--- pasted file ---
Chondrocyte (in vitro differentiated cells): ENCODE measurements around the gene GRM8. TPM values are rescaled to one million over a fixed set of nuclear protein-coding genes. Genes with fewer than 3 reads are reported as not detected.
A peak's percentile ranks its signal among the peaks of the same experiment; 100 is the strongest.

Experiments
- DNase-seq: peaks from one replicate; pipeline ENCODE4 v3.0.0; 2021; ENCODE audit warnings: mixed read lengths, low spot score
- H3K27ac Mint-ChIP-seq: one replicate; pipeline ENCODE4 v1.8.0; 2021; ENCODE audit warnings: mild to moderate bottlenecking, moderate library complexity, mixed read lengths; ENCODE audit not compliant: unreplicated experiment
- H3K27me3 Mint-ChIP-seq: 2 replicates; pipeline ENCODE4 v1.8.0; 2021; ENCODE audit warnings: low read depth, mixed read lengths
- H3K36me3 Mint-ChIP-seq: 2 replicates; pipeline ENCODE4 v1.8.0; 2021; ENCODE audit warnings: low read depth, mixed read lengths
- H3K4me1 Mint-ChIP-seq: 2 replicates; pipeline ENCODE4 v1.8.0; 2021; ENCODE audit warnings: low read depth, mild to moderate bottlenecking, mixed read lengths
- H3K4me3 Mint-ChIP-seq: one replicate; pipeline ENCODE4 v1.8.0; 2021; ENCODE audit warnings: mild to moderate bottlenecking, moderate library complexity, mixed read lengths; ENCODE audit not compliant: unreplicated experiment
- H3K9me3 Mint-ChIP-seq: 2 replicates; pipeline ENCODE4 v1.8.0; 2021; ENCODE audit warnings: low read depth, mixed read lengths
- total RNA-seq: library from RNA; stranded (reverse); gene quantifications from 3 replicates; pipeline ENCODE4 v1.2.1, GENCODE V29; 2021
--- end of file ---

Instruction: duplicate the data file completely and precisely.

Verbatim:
Chondrocyte (in vitro differentiated cells): ENCODE measurements around the gene GRM8. TPM values are rescaled to one million over a fixed set of nuclear protein-coding genes. Genes with fewer than 3 reads are reported as not detected.
A peak's percentile ranks its signal among the peaks of the same experiment; 100 is the strongest.

Experiments
- DNase-seq: peaks from one replicate; pipeline ENCODE4 v3.0.0; 2021; ENCODE audit warnings: mixed read lengths, low spot score
- H3K27ac Mint-ChIP-seq: one replicate; pipeline ENCODE4 v1.8.0; 2021; ENCODE audit warnings: mild to moderate bottlenecking, moderate library complexity, mixed read lengths; ENCODE audit not compliant: unreplicated experiment
- H3K27me3 Mint-ChIP-seq: 2 replicates; pipeline ENCODE4 v1.8.0; 2021; ENCODE audit warnings: low read depth, mixed read lengths
- H3K36me3 Mint-ChIP-seq: 2 replicates; pipeline ENCODE4 v1.8.0; 2021; ENCODE audit warnings: low read depth, mixed read lengths
- H3K4me1 Mint-ChIP-seq: 2 replicates; pipeline ENCODE4 v1.8.0; 2021; ENCODE audit warnings: low read depth, mild to moderate bottlenecking, mixed read lengths
- H3K4me3 Mint-ChIP-seq: one replicate; pipeline ENCODE4 v1.8.0; 2021; ENCODE audit warnings: mild to moderate bottlenecking, moderate library complexity, mixed read lengths; ENCODE audit not compliant: unreplicated experiment
- H3K9me3 Mint-ChIP-seq: 2 replicates; pipeline ENCODE4 v1.8.0; 2021; ENCODE audit warnings: low read depth, mixed read lengths
- total RNA-seq: library from RNA; stranded (reverse); gene quantifications from 3 replicates; pipeline ENCODE4 v1.2.1, GENCODE V29; 2021